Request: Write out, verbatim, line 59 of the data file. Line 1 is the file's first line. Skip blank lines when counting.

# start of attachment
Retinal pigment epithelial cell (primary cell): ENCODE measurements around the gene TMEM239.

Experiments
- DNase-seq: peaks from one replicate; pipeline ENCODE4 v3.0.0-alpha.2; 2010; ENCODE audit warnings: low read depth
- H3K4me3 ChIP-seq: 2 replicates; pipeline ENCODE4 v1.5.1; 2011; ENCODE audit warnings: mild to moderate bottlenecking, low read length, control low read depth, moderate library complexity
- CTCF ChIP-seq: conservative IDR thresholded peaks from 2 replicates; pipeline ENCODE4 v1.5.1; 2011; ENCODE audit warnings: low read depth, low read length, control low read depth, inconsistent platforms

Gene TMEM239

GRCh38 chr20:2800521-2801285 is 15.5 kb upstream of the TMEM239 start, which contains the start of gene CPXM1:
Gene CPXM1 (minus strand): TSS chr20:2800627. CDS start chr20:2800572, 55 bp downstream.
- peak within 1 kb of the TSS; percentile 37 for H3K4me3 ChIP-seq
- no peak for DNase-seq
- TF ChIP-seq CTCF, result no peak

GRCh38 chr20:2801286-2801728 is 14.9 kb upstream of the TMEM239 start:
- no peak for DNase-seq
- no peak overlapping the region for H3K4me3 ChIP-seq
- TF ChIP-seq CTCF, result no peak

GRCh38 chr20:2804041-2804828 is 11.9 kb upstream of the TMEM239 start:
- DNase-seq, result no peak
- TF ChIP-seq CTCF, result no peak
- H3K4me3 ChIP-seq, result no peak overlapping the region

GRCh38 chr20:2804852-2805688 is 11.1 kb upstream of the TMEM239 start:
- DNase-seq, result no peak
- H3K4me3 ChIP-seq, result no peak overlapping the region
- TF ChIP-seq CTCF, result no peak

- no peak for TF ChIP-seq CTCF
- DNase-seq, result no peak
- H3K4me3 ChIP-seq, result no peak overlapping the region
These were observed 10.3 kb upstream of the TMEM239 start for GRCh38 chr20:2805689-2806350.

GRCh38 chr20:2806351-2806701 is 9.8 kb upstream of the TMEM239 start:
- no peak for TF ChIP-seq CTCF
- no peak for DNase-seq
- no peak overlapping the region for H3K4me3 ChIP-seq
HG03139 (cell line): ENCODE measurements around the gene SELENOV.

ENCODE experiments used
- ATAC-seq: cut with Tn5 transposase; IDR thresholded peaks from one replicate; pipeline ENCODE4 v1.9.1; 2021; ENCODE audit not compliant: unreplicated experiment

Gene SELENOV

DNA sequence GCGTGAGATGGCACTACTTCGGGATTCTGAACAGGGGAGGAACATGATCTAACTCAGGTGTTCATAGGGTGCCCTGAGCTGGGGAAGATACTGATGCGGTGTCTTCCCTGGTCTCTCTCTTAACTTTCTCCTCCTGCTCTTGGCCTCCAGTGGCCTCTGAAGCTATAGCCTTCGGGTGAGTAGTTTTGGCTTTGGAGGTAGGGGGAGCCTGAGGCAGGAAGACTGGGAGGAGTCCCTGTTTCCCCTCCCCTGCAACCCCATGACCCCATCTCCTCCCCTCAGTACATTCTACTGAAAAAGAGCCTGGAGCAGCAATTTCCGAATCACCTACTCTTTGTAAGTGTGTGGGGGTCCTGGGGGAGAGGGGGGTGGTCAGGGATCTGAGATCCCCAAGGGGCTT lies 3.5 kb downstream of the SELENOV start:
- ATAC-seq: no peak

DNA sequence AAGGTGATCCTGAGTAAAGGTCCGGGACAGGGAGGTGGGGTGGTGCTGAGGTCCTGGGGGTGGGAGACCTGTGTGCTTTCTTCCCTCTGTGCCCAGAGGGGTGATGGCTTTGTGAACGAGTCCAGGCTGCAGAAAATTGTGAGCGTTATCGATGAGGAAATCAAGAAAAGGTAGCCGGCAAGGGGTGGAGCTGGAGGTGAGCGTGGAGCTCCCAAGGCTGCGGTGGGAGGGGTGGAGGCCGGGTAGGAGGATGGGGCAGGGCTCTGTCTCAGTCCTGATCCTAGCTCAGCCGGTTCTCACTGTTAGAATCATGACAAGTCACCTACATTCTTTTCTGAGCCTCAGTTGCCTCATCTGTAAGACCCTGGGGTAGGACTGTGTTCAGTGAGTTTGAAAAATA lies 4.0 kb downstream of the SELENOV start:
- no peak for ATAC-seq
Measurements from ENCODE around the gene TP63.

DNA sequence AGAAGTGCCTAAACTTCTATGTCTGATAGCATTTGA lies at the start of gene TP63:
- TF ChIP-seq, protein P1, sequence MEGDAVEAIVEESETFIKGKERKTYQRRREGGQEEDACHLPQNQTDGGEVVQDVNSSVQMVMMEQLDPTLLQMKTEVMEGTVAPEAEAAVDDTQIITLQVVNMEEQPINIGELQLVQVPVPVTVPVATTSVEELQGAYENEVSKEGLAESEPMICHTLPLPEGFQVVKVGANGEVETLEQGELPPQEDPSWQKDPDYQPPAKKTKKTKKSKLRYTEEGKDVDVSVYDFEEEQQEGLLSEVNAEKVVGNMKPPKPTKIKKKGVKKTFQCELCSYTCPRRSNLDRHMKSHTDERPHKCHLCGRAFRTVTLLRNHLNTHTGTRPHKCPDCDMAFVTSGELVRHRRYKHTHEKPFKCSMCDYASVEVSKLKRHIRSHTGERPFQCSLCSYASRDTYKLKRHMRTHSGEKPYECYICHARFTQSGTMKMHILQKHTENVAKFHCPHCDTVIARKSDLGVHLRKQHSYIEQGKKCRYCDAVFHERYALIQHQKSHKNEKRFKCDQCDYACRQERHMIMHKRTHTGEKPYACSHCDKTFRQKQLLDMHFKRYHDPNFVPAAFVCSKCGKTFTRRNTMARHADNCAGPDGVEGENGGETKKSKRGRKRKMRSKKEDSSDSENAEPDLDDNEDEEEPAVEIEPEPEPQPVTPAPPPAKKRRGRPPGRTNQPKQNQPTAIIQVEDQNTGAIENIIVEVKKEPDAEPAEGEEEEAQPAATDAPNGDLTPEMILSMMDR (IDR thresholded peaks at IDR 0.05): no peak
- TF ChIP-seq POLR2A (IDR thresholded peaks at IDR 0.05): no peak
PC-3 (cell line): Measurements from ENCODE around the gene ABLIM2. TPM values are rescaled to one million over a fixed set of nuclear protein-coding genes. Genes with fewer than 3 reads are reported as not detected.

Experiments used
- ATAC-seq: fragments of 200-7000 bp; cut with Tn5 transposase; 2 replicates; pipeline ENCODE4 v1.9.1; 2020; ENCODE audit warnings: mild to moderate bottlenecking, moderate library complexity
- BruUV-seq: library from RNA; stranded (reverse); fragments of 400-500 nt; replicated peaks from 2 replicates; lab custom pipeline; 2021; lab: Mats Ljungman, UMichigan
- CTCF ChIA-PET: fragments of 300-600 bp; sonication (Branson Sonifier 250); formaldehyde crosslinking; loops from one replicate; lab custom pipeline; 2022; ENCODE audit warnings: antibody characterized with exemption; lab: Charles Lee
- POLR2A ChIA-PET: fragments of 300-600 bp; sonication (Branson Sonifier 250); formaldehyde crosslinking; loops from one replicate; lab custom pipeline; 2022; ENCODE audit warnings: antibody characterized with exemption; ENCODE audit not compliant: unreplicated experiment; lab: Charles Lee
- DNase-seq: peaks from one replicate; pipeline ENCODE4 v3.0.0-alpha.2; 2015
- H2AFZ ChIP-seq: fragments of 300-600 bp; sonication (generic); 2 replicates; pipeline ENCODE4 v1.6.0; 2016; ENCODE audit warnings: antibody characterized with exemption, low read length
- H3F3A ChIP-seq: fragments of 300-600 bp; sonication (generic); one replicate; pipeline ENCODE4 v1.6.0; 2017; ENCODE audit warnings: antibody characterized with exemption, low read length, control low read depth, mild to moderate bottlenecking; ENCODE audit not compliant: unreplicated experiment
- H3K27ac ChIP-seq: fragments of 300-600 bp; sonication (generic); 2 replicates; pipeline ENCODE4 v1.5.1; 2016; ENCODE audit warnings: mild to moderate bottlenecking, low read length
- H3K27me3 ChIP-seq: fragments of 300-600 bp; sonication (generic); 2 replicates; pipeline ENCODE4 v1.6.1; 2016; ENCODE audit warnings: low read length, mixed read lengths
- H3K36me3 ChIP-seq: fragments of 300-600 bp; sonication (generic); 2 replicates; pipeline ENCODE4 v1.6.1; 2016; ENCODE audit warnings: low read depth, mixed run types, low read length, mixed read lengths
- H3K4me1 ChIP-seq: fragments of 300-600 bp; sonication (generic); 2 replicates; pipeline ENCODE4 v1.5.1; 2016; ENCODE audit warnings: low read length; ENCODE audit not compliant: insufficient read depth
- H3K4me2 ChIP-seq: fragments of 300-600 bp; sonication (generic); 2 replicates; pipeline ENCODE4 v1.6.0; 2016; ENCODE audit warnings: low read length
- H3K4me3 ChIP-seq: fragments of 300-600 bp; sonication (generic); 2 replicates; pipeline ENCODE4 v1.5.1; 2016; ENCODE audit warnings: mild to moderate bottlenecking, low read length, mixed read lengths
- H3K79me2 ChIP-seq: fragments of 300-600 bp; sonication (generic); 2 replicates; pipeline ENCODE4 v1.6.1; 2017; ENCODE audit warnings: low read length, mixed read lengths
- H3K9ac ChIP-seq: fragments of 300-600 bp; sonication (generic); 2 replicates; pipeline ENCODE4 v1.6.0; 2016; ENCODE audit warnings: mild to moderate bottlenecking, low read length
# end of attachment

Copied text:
- H3K79me2 ChIP-seq: fragments of 300-600 bp; sonication (generic); 2 replicates; pipeline ENCODE4 v1.6.1; 2017; ENCODE audit warnings: low read length, mixed read lengths